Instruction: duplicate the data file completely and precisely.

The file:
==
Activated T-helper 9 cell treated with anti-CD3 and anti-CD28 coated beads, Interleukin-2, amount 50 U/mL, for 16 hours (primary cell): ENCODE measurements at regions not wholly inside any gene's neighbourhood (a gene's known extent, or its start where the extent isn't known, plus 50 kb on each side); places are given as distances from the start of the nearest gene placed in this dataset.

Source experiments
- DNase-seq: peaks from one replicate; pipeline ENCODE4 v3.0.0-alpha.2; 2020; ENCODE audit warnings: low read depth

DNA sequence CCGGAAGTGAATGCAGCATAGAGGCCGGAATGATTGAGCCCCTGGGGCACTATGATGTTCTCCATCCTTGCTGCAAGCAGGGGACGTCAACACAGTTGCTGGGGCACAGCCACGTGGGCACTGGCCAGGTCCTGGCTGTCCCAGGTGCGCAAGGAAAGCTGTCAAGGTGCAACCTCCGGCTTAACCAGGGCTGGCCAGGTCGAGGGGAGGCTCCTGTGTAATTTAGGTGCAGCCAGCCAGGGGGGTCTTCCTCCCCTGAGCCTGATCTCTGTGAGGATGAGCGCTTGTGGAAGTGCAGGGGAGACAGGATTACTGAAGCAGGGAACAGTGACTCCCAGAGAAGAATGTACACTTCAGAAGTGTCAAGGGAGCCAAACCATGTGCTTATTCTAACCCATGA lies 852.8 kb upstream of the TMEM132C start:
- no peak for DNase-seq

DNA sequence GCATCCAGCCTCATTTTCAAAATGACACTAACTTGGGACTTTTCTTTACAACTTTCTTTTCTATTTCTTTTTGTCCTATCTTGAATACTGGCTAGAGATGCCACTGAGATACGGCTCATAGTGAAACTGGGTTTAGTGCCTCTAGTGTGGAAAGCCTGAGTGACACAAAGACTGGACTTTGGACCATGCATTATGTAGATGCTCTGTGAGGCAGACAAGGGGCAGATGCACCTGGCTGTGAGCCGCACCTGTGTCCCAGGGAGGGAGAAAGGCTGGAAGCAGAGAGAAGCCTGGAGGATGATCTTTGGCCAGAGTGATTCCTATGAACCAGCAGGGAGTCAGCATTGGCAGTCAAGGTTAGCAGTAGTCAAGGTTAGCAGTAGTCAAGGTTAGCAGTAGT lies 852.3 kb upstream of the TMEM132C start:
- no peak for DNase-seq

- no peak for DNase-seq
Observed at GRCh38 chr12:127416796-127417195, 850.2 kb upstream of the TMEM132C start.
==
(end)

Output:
Activated T-helper 9 cell treated with anti-CD3 and anti-CD28 coated beads, Interleukin-2, amount 50 U/mL, for 16 hours (primary cell): ENCODE measurements at regions not wholly inside any gene's neighbourhood (a gene's known extent, or its start where the extent isn't known, plus 50 kb on each side); places are given as distances from the start of the nearest gene placed in this dataset.

Source experiments
- DNase-seq: peaks from one replicate; pipeline ENCODE4 v3.0.0-alpha.2; 2020; ENCODE audit warnings: low read depth

DNA sequence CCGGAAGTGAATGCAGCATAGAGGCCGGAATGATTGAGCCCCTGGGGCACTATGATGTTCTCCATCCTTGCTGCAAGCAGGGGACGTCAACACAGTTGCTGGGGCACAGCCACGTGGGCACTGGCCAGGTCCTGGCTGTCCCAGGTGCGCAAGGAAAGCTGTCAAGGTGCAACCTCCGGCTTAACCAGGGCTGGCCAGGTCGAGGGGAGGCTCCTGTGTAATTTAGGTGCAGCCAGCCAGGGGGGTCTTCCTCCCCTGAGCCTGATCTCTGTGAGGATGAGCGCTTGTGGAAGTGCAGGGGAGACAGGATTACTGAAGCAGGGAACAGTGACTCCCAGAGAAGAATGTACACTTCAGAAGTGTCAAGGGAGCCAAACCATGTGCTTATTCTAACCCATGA lies 852.8 kb upstream of the TMEM132C start:
- no peak for DNase-seq

DNA sequence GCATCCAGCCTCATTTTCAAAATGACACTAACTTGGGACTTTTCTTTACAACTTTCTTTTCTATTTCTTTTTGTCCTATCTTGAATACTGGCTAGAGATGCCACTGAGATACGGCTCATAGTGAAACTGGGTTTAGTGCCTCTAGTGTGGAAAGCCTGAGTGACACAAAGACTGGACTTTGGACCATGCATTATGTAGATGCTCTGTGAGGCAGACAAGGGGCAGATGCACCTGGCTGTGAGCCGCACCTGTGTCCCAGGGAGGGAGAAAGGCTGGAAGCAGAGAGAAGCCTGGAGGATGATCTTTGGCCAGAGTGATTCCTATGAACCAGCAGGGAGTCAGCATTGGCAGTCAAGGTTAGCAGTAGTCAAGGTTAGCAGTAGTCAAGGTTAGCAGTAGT lies 852.3 kb upstream of the TMEM132C start:
- no peak for DNase-seq

- no peak for DNase-seq
Observed at GRCh38 chr12:127416796-127417195, 850.2 kb upstream of the TMEM132C start.